She cited the primary reason behind the vegan diet to be a reaction to the intensive meat and dairy industries, which was exposed to have negative impacts on animal and human health, and the wider environment. Her solution for these issues was not to call for plant-based diets, but rather to make use of grazing and browsing animals. Here in South Africa, the closest comparison might be the nature of free-range and organic animals.
Tree said that we would do better to encourage sustainable forms of meat and dairy production based on traditional rotational systems, permanent pasture and conservation grazing, as opposed to eating more products made from industrially grown soya, maize and grains.
In a report from the UN Food and Agriculture Organisation in 2015, it is revealed that owing chiefly to ploughing and intensive cropping, 25 to 40 billion tonnes of topsoil are lost to erosion per year, globally. Herbivores’ interactions with the environment sustain and promote life, so using them as part of the farming cycle can go a long way towards making agriculture sustainable.
The difference these changes made to her arable and dairy farm was significant. The farm went from having almost-dead soil to having 19 types of earthworm and 23 types of dung beetle, both of which contribute greatly to the ecosystem. The effect of the way that the free-roaming livestock grazes, puddles and tramples in the pasture stimulates the soil and vegetation in various ways, and their manure (when pasture-fed) is vital in the process of soil restoration.
Another big plus which she noted regarding the animals was that since they lived outside all year round with plenty to eat, they did not require supplementary feeding and rarely needed to see the vet. The natural grazing also produced meat which was healthier for us to eat than that of grain-fed animals.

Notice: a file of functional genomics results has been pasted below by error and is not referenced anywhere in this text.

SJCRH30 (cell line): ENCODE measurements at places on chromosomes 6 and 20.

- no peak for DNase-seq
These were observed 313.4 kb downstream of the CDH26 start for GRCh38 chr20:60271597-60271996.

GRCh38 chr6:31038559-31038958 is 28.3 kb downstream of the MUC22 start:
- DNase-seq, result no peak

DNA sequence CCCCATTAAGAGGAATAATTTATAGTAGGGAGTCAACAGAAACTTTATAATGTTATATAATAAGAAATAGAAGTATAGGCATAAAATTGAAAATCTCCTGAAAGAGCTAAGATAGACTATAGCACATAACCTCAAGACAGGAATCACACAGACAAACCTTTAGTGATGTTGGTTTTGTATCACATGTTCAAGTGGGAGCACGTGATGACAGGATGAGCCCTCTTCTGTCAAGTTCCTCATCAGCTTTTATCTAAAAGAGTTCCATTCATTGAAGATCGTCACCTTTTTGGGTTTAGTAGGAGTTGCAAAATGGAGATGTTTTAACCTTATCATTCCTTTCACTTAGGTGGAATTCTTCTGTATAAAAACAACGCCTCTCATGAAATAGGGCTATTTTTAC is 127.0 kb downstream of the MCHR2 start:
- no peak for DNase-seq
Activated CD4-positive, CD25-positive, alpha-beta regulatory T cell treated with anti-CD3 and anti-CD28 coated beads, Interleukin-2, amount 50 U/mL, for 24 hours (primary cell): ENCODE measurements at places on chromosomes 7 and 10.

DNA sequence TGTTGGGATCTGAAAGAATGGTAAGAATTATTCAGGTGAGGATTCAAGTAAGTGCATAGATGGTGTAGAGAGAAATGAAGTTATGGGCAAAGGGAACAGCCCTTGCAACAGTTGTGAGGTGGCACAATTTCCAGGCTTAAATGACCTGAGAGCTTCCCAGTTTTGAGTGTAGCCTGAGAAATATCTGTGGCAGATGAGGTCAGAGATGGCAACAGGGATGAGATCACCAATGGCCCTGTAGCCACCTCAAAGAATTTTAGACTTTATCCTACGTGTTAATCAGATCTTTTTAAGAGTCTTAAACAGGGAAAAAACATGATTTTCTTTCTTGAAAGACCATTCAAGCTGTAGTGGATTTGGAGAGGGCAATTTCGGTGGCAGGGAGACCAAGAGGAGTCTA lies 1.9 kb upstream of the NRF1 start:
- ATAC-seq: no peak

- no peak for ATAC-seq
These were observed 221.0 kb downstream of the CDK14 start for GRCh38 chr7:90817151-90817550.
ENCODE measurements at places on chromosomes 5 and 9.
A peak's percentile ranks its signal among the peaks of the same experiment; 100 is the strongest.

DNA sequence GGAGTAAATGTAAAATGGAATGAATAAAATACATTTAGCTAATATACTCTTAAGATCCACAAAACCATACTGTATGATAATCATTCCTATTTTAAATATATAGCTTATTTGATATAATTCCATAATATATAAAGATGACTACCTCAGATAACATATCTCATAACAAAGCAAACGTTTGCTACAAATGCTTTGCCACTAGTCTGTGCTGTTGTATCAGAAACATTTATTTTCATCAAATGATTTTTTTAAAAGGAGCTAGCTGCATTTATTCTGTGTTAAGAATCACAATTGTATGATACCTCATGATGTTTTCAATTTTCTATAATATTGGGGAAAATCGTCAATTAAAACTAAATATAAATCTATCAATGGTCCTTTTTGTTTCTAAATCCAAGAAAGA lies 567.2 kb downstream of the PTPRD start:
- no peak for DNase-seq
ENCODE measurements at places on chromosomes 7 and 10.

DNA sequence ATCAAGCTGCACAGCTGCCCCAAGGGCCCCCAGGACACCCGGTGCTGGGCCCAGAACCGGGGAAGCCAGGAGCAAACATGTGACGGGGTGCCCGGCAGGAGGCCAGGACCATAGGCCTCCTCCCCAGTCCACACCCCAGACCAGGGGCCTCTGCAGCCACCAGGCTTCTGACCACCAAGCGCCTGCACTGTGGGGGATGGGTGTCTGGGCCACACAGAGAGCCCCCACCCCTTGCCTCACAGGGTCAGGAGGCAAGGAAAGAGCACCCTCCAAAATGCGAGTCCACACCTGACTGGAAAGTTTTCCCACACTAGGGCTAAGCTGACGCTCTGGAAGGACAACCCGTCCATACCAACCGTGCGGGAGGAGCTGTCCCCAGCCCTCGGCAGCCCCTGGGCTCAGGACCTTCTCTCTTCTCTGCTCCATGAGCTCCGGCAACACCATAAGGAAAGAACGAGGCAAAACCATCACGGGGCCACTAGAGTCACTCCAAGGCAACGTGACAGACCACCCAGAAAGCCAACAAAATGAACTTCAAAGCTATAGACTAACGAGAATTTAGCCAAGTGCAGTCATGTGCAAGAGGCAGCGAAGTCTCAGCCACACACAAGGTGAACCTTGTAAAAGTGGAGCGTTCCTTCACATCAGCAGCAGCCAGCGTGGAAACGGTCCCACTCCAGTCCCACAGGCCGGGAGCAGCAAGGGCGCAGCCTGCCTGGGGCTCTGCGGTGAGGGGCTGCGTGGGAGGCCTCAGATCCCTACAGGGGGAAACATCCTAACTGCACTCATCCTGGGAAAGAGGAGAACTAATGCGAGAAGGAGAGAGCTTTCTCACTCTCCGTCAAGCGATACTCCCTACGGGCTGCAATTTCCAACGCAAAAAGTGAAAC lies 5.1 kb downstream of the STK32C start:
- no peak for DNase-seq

What is rarely considered by those attempting the vegan lifestyle is the carbon cost of ploughing.
Tree explains, “So there’s a huge responsibility here: unless you’re sourcing your vegan products specifically from organic, ‘no-dig’ systems, you are actively participating in the destruction of soil biota, promoting a system that deprives other species, including small mammals, birds and reptiles, of the conditions for life, and significantly contributing to climate change.”
Tammy Fry, Durban-based Director of Fry’s Family Foods, is in the same camp as Tree, as they both emphasise the need to reduce the amount of meat we eat. They both also acknowledge the long-term issues resulting from high-carbon, polluting, unethical, intensive forms of grain-fed meat production.
Nevertheless, simply giving up meat and dairy will not put an end to problems concerning the environment, animal welfare and our own health. But with the growing concerns about food security and sustainable agriculture, a small diet change such as the ‘meat-free Monday’ movement – a pledge for one meat-free day a week – can make a world of difference to provide for future generations in the long run while mitigating some of the issues around veganism and its effect on agriculture.